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ARS Home » Plains Area » Houston, Texas » Children's Nutrition Research Center » Research » Publications at this Location » Publication #307552

Research Project: DEVELOPMENT AND PREVENTION OF CHILDHOOD OBESITY

Location: Children's Nutrition Research Center

Title: Brain-derived neurotrophic factor in human subjects with function-altering melanocortin-4 receptor variants

Author
item Hohenadel, M - National Institutes Of Health (NIH)
item Thearle, M - National Institutes Of Health (NIH)
item Grice, B - National Institutes Of Health (NIH)
item Huang, H - Auburn University
item Dai, M-h - Auburn University
item Tao, Y-x - Auburn University
item Hunter, L - National Institutes Of Health (NIH)
item Palaguachi, G - National Institutes Of Health (NIH)
item Mou, Z - National Institutes Of Health (NIH)
item Kim, R - National Institutes Of Health (NIH)
item Tsang, M - National Institutes Of Health (NIH)
item Haack, K - Texas Biomedical Institute
item Voruganti, V - Texas Biomedical Institute
item Cole, S - Texas Biomedical Institute
item Butte, N - Children'S Nutrition Research Center (CNRC)
item Comuzzie, A - Texas Biomedical Institute
item Muller, Y - National Institutes Of Health (NIH)
item Baier, L - National Institutes Of Health (NIH)
item Krakoff, J - National Institutes Of Health (NIH)
item Knowler, W - National Institutes Of Health (NIH)
item Yanovski, J - National Institutes Of Health (NIH)
item Han, J - National Institutes Of Health (NIH)

Submitted to: International Journal of Obesity
Publication Type: Peer Reviewed Journal
Publication Acceptance Date: 11/4/2013
Publication Date: 12/17/2013
Citation: Hohenadel, M.G., Thearle, M.S., Grice, B.A., Huang, H., Dai, M., Tao, Y., Hunter, L.A., Palaguachi, G.I., Mou, Z., Kim, R.C., Tsang, M.M., Haack, K., Voruganti, V.S., Cole, S.A., Butte, N.F., Comuzzie, A.G., Muller, Y.L., Baier, L.J., Krakoff, J., Knowler, W.C., Yanovski, J.A., Han, J.C. 2013. Brain-derived neurotrophic factor in human subjects with function-altering melanocortin-4 receptor variants. International Journal of Obesity. 221:1-7.

Interpretive Summary: A protein that comes from the hypothalamus called brain-derived neurotrophic factor (BDNF)is associated with obesity and appears to be controlled by actions of the specific gene - melanocortin-4 receptor (MC4R) we wanted to understand how changes in the gene (MC4R) affect the blood levels of BDNF in humans. Our goal was to compare the brain levels of BDNF in people with variations in the gene (MC4R) that cause gain in function or loss of function. We enrolled Pima Indians and Hispanic children and sequenced their DNA for variants in (MC4R). We found that the amounts of BDNF in the blood were not affected by variation in MC4R, and this tells us that blood BDNF does not directly reflect brain BDNF secretion and/or that the gene (MC4R) is not an important regulator of the BDNF levels in humans. Understanding the factors underlying appetite regulation is important for the prevention and treatment of obesity.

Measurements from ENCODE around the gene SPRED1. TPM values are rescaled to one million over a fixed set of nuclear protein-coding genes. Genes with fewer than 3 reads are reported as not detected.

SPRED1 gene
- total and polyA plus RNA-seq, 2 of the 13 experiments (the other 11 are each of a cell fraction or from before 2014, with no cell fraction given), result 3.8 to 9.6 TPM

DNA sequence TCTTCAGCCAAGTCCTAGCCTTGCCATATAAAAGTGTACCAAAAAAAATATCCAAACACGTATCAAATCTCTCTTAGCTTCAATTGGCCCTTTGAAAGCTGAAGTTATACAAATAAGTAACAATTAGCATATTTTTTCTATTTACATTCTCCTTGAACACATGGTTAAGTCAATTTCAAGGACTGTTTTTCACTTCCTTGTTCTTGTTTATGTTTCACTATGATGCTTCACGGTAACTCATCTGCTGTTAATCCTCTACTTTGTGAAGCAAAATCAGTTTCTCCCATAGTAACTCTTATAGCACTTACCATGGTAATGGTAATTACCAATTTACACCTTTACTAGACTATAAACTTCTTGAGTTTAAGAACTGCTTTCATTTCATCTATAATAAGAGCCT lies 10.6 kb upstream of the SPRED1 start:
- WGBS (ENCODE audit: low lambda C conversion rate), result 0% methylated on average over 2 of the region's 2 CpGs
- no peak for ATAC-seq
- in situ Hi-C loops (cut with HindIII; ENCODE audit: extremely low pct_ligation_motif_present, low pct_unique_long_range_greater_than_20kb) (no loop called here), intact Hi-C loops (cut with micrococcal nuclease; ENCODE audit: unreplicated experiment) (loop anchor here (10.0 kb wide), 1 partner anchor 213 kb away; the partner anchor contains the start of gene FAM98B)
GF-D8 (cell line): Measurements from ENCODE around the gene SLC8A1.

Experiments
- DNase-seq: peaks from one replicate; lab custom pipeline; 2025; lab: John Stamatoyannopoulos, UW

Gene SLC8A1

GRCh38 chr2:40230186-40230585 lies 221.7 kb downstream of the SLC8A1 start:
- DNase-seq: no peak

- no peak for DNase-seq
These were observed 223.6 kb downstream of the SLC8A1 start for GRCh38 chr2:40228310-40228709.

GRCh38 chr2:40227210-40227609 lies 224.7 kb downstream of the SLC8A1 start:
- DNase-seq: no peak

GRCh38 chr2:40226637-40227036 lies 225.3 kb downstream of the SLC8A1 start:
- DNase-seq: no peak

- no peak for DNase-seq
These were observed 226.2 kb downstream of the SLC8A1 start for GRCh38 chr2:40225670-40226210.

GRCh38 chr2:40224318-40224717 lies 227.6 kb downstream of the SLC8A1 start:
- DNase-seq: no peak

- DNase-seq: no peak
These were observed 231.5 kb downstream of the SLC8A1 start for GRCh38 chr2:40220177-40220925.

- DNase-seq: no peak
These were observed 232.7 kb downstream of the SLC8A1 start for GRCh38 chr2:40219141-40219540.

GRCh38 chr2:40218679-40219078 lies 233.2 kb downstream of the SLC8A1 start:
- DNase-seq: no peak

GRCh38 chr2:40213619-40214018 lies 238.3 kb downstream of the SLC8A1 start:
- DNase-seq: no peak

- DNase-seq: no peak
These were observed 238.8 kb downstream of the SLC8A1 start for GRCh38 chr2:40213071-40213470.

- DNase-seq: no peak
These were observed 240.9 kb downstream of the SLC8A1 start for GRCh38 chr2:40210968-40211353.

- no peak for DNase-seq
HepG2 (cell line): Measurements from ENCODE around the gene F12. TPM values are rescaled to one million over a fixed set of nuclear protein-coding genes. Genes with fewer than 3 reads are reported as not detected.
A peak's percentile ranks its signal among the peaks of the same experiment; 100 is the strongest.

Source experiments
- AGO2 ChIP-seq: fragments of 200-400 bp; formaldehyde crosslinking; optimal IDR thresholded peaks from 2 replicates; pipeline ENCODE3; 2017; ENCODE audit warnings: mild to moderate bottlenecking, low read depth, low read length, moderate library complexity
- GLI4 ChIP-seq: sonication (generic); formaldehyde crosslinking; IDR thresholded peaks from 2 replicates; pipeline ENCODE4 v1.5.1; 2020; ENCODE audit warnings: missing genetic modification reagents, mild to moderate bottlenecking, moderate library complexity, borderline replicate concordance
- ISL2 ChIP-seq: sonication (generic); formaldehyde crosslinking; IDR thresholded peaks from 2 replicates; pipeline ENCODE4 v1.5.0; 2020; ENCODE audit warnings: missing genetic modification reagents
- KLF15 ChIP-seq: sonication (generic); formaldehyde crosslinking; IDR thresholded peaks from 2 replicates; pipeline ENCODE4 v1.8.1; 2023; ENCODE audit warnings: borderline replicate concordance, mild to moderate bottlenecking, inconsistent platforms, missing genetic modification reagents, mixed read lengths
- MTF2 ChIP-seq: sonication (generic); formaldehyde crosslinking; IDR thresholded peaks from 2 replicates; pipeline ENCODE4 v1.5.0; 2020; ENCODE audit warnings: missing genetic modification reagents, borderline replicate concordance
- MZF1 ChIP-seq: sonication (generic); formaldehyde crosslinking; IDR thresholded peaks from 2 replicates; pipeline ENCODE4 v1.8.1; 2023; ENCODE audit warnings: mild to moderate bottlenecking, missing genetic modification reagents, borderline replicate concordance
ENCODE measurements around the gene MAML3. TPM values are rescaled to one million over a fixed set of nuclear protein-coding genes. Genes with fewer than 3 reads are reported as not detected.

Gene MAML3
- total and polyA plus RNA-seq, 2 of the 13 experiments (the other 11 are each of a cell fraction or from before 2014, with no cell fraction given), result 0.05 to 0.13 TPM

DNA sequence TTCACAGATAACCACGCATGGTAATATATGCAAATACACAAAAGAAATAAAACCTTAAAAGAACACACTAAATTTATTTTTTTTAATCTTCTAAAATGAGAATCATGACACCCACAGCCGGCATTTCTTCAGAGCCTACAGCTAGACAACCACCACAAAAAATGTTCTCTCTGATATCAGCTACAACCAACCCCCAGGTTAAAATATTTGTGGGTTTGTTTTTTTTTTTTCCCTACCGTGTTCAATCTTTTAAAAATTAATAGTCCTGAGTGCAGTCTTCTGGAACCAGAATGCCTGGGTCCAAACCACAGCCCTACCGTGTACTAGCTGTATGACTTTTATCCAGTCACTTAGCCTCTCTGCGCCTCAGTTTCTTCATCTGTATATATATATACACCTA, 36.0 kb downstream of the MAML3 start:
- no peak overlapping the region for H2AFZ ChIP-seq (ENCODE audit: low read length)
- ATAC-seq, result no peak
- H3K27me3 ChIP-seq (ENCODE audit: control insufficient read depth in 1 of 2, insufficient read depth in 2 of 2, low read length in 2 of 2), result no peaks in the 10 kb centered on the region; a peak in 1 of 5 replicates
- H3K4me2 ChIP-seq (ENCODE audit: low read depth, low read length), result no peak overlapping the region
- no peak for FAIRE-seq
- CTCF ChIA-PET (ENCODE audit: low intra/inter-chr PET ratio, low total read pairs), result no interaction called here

Technical Abstract: In rodents, hypothalamic brain-derived neurotrophic factor (BDNF) expression appears to be regulated by melanocortin-4 receptor (MC4R) activity. The impact of MC4R genetic variation on circulating BDNF in humans is unknown. The objective of this study is to compare BDNF concentrations of subjects with loss-of-function (LOF) and gain-of-function (GOF) MC4R variants with those of controls with common sequence MC4R. Circulating BDNF was measured in two cohorts with known MC4R sequence: 148 subjects of Pima Indian heritage ((mean+/-s.d.): age, 15.7+/-6.5 years; body mass index z-scores (BMI-Z), 1.63+/-1.03) and 69 subjects of Hispanic heritage (10.8+/-3.6 years; BMI-Z, 1.57+/-1.07). MC4R variants were characterized in vitro by cell surface expression, receptor binding and cyclic AMP response after agonist administration. BDNF single-nucleotide polymorphisms (SNPs) rs12291186, rs6265 and rs7124442 were also genotyped. In the Pima cohort, no significant differences in serum BDNF was observed for 43 LOF subjects versus 65 LOF-matched controls (age, sex and BMI matched; P=0.29) or 20 GOF subjects versus 20 GOF-matched controls (P=0.40). Serum BDNF was significantly associated with genotype for BDNF rs12291186 (P=0.006) and rs6265 (P=0.009), but not rs7124442 (P=0.99); BDNF SNPs did not interact with MC4R status to predict serum BDNF. In the Hispanic cohort, plasma BDNF was not significantly different among 21 LOF subjects, 20 GOF subjects and 28 controls (P=0.79); plasma BDNF was not predicted by BDNF genotype or BDNF-x-MC4R genotype interaction. Circulating BDNF concentrations were not significantly associated with MC4R functional status, suggesting that peripheral BDNF does not directly reflect hypothalamic BDNF secretion and/or that MC4R signaling is not a significant regulator of the bulk of BDNF expression in humans.